60th Ann Arbor Film Festival: Two lost souls swimming in a fishbowl—another look at "Looking for Horses"
Stefan Pavlović's Looking for Horses is a glimpse into the real-life story of an unlikely friendship.
A fisherman named Zdravko was in the Bosnian War in the first half of the '90s and sacrificed his youth as a soldier. A grenade left him severely hearing impaired and another accident took his right eye. Director Pavlović grew up in Bosnia and was exposed to four languages, but he suffers from stuttering in his mother tongue Serbocroatian, which he understands imperfectly. The two friends are of different generations and temperaments and communicate in sometimes halting speech. Pavlović’s patient listening often allows Zdravko the opportunity to talk at length, reflecting on life and fishing strategies.
Zdravko spends his days on a lake in a small motorboat while Pavlović films him. We see the island church, now abandoned, where Zdravko lived for several years, surviving through the cold in a small sheltered room. Pavlović has joined him for his fishing adventures motivated by something else that remains hidden from us.
So many unanswered questions arise. How did Stefan and Zdravko meet? How does Zdravko live? (For all the time spent on the boat fishing, we never see him catch anything.) What do they each get out of their friendship?
But that’s not really the point.
If we knew the answers, would it change anything?
60th Ann Arbor Film Festival: "Rock Bottom Riser" digs into the cultural and physical roots of modern Hawaii
How fascinating to watch two movies back-to-back for the AAFF, both of them focused on different island chains. While Archipelago is about the myriad islands of the St. Lawrence River and often reflects a playful, calm mood, Rock Bottom Riser by Fern Silva is much more fractured and fraught with danger.
Through a collection of film segments, Silva explores some of the clashing cultural beliefs of modern Hawaii: spiritual, traditional, scientific. With little context or introduction, we see the people and places of Hawaii and are left with our own impressions.
60th Ann Arbor Film Festival: The animated "Archipelago" traces the communities along the St. Lawrence River
What would you create if you wanted to convey the entire history of a place—the people with their personal struggles and giant conflicts, their loves and everyday lives, the music they listen to, and the story of the land itself?
Make a painting, write a novel, take pictures?
Archipelago, with its impressionistic mixture of animation and historic film footage, comes remarkably close to achieving the impossible task of capturing and reflecting the memories of a place on Earth.
Director Félix Dufour-Laperrière turns his attention to the islands and cities of the 800-mile-long St. Lawrence River to tell their stories and bring them to life. Admittedly, the St. Lawrence River, which originates in Lake Ontario in northeastern Canada, sounds like a dull topic for a feature-length film. But the vivid and wonderful expression of each stop in this fantastical travelogue is uplifting and hopeful.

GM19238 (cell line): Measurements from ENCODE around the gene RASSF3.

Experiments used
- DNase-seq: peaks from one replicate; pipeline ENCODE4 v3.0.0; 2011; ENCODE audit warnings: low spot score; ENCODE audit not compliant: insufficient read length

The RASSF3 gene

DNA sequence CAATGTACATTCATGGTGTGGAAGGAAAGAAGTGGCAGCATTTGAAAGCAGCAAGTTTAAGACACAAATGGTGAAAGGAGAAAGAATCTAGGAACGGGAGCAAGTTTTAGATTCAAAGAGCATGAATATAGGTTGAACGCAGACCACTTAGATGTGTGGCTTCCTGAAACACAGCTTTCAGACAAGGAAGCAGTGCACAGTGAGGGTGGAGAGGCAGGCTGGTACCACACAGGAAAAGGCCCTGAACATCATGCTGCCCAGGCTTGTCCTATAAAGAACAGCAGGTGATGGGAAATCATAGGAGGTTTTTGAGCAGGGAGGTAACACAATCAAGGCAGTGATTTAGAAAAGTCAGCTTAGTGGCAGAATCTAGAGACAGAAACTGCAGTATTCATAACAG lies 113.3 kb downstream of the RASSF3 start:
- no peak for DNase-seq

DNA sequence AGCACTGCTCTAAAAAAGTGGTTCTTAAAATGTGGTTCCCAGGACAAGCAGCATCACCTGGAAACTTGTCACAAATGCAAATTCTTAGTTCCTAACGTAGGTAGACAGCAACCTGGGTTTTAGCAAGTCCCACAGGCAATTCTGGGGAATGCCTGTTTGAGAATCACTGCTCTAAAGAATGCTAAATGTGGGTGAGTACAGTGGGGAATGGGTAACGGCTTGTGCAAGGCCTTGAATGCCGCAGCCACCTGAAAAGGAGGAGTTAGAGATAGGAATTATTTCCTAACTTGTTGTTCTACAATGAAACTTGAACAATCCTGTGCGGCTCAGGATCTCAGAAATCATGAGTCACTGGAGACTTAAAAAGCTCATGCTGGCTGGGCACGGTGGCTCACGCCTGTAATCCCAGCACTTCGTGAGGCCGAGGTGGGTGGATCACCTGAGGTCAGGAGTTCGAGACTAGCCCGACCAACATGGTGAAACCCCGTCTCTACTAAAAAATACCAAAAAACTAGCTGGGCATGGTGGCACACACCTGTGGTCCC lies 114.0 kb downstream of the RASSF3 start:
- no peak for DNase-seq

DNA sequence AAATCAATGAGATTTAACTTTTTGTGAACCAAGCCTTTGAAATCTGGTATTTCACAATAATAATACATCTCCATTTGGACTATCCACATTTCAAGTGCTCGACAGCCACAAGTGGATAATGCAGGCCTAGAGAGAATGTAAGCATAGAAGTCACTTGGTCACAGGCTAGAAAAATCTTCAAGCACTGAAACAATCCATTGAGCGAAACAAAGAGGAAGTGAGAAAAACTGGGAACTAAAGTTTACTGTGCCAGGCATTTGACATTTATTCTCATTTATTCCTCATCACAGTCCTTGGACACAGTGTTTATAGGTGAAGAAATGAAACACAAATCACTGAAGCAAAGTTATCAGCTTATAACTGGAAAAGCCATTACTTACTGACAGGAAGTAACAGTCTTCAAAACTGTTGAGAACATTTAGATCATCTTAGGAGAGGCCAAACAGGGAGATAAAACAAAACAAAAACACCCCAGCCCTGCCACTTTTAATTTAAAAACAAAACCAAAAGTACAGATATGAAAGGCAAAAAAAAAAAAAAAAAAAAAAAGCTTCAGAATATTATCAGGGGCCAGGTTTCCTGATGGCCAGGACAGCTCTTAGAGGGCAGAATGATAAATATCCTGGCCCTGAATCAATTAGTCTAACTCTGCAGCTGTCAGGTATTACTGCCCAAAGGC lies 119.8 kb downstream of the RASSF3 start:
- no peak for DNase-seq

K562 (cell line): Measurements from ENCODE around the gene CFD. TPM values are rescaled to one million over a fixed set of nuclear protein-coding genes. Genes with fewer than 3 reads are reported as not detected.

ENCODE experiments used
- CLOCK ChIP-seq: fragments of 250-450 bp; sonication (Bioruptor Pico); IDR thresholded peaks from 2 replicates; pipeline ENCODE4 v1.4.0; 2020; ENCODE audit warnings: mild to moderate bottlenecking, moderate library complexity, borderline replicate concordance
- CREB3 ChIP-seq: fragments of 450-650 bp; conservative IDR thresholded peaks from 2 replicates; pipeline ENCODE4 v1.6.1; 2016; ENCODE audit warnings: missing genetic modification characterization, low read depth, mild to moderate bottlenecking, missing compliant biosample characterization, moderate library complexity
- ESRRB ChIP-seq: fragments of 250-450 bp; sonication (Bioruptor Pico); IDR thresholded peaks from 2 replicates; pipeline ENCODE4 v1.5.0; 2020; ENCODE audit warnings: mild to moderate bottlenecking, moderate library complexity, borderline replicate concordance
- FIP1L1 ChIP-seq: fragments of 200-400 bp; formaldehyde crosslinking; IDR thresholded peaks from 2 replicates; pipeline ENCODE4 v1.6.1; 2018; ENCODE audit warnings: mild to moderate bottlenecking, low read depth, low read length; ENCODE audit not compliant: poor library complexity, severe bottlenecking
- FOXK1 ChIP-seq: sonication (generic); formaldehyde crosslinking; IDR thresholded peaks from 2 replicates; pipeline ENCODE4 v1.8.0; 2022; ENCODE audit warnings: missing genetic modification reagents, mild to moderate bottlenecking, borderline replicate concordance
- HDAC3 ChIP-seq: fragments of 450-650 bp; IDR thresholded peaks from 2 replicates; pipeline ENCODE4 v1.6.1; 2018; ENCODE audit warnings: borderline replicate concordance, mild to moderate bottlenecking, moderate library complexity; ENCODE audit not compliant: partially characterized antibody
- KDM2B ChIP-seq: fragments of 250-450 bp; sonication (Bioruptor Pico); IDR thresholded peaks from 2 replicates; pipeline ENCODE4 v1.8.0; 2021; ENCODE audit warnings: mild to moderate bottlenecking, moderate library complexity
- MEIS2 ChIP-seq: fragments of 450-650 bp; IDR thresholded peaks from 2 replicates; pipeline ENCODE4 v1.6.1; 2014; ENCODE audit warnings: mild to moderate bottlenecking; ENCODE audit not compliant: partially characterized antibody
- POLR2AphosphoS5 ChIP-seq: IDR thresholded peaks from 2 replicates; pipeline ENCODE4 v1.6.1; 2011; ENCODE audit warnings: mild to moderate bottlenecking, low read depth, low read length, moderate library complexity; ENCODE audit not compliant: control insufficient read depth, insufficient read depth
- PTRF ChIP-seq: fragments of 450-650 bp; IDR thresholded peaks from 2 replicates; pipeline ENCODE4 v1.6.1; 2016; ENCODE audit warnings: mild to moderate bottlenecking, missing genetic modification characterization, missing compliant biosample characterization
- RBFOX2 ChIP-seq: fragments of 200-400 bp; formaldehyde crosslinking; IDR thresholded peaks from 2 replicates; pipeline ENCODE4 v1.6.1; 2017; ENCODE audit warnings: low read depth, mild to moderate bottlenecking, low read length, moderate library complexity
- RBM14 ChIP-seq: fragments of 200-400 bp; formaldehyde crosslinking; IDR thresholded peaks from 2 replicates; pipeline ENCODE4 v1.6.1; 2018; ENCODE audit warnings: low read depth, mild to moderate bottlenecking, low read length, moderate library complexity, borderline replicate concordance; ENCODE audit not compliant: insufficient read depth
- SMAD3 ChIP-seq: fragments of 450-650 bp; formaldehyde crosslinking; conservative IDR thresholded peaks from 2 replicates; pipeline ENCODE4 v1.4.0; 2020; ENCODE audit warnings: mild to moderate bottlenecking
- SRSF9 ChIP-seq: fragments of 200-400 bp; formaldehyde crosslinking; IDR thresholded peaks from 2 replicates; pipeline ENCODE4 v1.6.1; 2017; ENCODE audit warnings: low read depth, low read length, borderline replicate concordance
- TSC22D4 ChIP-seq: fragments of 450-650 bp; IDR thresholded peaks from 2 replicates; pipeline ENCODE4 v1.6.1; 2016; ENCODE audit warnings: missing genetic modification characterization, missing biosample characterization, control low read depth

Factsheets, Funny Folks & Freaks: Christopher Becker recalls his DIY days in the '80s and '90s zine scene
This essay is related to the Ann Arbor District Library exhibition "'Sorry This Issue Is Late...': A Retrospective of Zines From the '80s and '90s," written by curator Christopher Becker, former editor of Factsheet Five and now a library technician at AADL.
Let me start at the end.
I was living in San Francisco in one small room of a shared apartment. Piles and piles of zines—self-made, usually photocopied publications—surrounded my bed and computer so that they were the first and last thing I looked at every day.
And every day there were more, threatening to spill into the narrow walkway I had created in the room.
I worked at Factsheet Five, a magazine that printed reviews and contact information for over 1000 zines every issue, and a year earlier I had taken over the day-to-day operations of the magazine and moved it to my bedroom.
In the mornings, I rode my bike to the post office to pick up the mail, sometimes up to 50 pounds. Through a combination of multiple messenger bags, panniers, and bungee cords, I brought the mail back, looking like an overburdened caricature of a tuktuk driver from Thailand. All the mail—the zines, so many zines, the letters, the issue requests and subscriptions, the packages of books and CDs, had to be sorted and then the day’s work began: reviewing.
It was a dream come true to work at Factsheet Five and I’m sure I’ll never have such a rare experience again in my life. It felt thrilling and important to be at the heart of so much creativity and live vicariously through all the lives of the zine publishers.
But lately, staying on top of the flood of zines and the reviews was overwhelming and I was exhausted.
I began to understand why Mike Gunderloy had left the magazine he had founded, why Hudson Luce had only published one issue after he got it, and why R. Seth Friedman, who then took over, had handed the daily operations to me after several years.